James Gray, MP for North Wiltshire - Strong leadership needs to stand up for principles (From The Wiltshire Gazette and Herald)
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James Gray, MP for North Wiltshire - Strong leadership needs to stand up for principles
12:00pm Thursday 7th March 2013 in News
I will not add too much to the acres of newsprint spilled speculating over the Eastleigh by-election.
Were voters forgiving about Mr Huhne and Lord Rennard? I think not – the Lib Dem vote fell 14.5 per cent, and they would have lost hands down had it not been for the UKIP protest vote. (Many of which were Labour voters who will return to their fold come the General Election.) Both governing parties are unpopular mid-term – it was ever thus.
The Tory machinery on the ground was weak, the Lib Dem machinery (as ever in by-elections) well tuned up. A host of thoughts jostled through the voter’s mind, and it defies any other than a psephological psychologist to analyse what they really were.
There are, however, lessons to be learned by Mr Cameron and we Tories. The constraints of coalition coupled with the horrendous economic mess left to us by the outgoing Labour government have prevented us from doing what we would like to do and, on occasion, forced us to do things which we would very much rather not do.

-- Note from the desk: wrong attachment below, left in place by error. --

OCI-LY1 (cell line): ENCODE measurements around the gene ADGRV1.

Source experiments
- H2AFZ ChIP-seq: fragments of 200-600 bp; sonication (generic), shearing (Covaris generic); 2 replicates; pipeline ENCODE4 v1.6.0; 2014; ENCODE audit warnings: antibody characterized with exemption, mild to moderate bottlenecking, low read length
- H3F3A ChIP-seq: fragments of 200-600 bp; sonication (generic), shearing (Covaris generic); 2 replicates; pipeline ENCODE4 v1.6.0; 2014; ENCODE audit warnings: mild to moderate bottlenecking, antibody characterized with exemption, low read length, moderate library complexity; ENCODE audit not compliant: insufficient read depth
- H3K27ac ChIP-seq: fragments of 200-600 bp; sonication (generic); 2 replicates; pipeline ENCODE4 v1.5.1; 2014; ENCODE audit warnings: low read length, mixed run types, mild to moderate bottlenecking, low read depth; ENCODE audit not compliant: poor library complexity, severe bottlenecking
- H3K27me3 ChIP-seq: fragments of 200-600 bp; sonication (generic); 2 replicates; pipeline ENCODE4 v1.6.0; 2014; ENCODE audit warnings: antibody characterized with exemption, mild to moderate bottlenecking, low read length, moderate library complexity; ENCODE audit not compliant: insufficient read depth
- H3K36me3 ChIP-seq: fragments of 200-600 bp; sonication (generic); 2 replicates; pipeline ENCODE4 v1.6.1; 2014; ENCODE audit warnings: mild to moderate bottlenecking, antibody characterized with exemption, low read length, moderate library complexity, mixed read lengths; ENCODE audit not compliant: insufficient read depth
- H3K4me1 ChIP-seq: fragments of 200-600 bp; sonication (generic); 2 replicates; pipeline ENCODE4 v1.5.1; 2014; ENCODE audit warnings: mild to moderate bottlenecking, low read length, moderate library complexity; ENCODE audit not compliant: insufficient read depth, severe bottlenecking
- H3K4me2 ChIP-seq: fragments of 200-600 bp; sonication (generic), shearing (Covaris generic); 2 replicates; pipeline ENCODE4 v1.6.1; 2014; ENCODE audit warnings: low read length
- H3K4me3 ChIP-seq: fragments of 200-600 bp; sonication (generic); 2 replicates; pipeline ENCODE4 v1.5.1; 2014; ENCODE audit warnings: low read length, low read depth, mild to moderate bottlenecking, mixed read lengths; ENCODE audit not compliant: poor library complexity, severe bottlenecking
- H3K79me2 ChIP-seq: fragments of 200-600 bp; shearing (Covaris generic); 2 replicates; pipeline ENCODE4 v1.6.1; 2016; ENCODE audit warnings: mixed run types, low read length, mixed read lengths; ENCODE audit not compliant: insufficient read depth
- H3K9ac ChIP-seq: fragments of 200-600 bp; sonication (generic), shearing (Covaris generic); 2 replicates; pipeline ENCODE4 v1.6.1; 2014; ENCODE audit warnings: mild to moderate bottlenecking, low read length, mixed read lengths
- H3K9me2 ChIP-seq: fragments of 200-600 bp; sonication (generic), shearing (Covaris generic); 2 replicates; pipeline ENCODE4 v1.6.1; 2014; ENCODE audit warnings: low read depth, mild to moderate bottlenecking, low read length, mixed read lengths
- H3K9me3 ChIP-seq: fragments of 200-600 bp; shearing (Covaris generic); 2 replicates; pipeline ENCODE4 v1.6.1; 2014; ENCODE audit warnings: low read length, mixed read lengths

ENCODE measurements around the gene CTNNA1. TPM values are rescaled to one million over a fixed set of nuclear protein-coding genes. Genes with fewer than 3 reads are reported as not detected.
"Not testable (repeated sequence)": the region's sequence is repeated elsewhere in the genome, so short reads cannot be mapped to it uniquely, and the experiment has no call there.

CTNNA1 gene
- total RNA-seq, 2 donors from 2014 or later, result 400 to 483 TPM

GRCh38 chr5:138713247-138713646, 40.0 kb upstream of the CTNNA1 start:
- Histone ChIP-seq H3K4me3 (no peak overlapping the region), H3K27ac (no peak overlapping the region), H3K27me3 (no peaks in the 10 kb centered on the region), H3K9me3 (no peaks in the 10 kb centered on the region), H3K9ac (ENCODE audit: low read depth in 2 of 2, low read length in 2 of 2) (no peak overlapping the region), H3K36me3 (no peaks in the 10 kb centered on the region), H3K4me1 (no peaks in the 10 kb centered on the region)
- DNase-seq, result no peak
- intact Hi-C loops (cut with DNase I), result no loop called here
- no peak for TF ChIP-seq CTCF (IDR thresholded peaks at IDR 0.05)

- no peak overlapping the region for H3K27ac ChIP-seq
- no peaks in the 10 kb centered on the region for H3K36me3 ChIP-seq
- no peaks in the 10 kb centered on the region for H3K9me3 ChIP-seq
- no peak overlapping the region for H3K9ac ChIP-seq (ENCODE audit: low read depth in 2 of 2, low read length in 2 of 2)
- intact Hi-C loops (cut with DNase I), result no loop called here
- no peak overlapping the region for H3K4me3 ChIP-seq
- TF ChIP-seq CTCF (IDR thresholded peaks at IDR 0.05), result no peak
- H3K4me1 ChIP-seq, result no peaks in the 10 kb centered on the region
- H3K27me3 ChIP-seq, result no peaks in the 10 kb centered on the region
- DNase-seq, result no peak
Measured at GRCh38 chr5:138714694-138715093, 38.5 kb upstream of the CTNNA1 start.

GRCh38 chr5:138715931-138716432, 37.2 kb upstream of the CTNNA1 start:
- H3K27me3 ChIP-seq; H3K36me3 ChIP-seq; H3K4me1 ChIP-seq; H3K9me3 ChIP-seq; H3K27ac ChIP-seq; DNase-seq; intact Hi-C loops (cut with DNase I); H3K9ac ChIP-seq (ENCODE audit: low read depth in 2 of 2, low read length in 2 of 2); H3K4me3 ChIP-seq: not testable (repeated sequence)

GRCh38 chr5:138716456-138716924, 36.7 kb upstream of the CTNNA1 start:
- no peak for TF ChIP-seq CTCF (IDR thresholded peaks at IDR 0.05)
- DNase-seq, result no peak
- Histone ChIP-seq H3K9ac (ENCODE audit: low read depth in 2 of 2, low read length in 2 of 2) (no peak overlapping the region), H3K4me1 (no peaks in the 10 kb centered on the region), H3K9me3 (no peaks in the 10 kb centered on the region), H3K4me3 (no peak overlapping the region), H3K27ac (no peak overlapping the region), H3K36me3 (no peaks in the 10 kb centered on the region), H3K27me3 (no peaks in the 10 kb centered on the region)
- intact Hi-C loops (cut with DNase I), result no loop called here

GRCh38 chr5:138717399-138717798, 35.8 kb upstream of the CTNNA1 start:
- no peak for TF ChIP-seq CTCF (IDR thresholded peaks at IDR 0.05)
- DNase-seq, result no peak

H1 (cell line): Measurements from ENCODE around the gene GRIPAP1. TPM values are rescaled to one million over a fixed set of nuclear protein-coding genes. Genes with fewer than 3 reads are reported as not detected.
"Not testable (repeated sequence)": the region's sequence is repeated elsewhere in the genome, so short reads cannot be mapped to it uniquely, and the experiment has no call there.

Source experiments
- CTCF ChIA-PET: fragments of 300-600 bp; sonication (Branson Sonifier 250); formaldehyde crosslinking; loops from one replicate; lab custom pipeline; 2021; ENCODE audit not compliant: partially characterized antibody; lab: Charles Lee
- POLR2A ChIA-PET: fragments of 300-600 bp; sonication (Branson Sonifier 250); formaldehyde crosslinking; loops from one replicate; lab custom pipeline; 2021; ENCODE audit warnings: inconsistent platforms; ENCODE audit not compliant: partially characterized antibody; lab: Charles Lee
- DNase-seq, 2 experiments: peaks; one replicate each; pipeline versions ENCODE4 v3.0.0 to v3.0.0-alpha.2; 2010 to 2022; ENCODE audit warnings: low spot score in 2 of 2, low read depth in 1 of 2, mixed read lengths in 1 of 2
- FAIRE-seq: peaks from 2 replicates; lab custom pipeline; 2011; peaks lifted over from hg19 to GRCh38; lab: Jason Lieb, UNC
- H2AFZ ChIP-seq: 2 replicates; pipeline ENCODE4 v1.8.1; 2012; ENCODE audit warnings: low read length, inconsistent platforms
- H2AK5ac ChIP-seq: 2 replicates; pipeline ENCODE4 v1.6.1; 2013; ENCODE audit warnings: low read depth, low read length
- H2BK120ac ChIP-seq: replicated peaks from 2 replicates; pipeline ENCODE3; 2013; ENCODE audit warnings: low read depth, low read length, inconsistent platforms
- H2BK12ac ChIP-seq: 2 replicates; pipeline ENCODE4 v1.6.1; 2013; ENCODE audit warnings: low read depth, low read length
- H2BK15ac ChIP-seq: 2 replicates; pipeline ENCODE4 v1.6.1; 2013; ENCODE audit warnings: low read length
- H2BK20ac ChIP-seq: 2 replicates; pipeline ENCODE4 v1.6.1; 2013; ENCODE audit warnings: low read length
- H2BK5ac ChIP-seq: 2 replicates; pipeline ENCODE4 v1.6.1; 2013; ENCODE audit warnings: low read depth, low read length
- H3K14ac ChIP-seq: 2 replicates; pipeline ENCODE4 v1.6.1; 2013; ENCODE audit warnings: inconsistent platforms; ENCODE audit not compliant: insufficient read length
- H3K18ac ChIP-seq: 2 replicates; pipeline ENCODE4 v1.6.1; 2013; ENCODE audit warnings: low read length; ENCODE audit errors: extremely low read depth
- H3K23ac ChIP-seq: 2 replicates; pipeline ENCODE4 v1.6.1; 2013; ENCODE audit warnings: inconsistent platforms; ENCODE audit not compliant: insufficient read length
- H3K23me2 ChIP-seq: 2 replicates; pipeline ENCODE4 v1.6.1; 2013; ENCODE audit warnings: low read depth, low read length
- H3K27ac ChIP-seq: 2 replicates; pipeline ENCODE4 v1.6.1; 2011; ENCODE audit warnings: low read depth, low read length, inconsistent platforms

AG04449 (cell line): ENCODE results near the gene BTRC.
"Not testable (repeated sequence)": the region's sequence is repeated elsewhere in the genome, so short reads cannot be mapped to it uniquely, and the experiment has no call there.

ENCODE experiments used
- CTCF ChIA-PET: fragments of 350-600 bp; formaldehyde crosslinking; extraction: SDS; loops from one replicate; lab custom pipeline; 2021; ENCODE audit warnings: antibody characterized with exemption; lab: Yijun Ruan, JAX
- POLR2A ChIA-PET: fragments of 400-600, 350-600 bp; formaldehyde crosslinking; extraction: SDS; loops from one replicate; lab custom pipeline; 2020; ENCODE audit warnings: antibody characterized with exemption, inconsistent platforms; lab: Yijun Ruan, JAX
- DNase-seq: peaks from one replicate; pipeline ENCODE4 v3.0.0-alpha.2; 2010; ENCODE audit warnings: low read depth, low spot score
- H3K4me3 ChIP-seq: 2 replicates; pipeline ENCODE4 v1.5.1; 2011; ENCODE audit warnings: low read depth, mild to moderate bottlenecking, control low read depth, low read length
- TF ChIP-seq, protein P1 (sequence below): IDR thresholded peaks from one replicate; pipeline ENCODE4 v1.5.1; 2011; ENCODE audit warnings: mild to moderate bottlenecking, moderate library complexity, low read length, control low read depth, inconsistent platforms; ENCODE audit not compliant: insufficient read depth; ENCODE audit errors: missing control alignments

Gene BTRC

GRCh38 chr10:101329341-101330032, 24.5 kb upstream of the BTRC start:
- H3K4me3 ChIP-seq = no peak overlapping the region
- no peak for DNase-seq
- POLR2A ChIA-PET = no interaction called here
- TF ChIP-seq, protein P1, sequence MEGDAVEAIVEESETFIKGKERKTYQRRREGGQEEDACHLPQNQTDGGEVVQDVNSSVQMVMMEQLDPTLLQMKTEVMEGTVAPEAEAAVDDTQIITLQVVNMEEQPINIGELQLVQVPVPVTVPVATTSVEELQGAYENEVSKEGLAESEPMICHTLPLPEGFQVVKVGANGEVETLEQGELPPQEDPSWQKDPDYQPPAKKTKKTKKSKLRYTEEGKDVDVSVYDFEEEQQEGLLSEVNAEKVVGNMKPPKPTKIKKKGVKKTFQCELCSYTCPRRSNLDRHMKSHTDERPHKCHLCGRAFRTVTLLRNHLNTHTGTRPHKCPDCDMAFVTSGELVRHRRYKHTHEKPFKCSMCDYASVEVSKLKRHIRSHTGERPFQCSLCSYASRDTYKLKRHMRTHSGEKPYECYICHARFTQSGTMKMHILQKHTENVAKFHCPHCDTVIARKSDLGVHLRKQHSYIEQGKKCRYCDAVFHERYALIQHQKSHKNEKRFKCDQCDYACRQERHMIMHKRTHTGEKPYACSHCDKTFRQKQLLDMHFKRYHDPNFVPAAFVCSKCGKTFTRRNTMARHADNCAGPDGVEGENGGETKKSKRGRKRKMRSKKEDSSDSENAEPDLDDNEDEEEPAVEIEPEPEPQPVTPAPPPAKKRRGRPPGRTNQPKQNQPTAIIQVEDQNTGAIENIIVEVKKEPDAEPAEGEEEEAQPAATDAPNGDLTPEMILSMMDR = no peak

We have issued mixed messages, tended to blow with the wind of public opinion, sought to appease the metrosexual, liberal-minded North London intelligentsia of the media rather than our own voters on the ground round the country. You don’t win elections by trimming, blowing with the wind, being all things to all people.
The politician’s job is to spell out clearly and unambiguously what they stand for. In our case that is less government, lower taxation, freedom of the individual, respect for our great old institutions, a strong Pound, decent defence of the Realm, tough punishment of criminals, immovable controls over immigration, and compassion for those less able to look after themselves and those on a low income.
These and others are the age old principles of Conservatism, and it is our job to explain them clearly, and to apply them rigorously in every aspect of government. Doing so may not make us popular on a daily basis; it may not endear us to the luvvies; but it will provide good, decent, strong government. And the people will vote for it come the General Election – even if it may be bitter tasting medicine.
We don’t need a lurch to the right, a lurch to the left or a lurch in any other direction. We don’t need a new leader. We’ve got a very good one already. But we do need strong leadership standing up for those age-old principles of good government.